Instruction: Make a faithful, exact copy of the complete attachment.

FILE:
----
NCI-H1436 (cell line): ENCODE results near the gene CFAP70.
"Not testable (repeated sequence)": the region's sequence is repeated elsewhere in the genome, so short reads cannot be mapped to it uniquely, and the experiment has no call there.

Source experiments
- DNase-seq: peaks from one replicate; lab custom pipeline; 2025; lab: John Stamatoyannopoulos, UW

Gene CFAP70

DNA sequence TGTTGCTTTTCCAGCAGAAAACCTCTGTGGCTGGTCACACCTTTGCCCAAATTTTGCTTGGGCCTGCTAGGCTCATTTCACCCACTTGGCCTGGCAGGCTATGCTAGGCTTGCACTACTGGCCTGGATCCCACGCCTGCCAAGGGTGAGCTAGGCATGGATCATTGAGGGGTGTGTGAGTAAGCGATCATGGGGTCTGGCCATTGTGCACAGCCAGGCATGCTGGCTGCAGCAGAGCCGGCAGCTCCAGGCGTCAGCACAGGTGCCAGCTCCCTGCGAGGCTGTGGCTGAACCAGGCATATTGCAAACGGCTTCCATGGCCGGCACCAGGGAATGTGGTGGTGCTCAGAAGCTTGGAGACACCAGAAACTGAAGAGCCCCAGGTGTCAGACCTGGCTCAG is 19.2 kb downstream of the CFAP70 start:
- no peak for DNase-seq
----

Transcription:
NCI-H1436 (cell line): ENCODE results near the gene CFAP70.
"Not testable (repeated sequence)": the region's sequence is repeated elsewhere in the genome, so short reads cannot be mapped to it uniquely, and the experiment has no call there.

Source experiments
- DNase-seq: peaks from one replicate; lab custom pipeline; 2025; lab: John Stamatoyannopoulos, UW

Gene CFAP70

DNA sequence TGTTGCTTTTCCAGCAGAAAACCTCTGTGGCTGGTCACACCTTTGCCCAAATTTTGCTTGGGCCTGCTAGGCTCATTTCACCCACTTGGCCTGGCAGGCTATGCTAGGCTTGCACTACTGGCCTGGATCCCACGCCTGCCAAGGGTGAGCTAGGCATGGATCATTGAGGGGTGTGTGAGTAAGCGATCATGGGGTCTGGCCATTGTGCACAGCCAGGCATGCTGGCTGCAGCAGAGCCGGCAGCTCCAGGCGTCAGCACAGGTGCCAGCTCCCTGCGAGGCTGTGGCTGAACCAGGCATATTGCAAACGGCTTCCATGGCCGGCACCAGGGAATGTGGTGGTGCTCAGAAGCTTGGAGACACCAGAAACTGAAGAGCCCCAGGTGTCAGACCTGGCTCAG is 19.2 kb downstream of the CFAP70 start:
- no peak for DNase-seq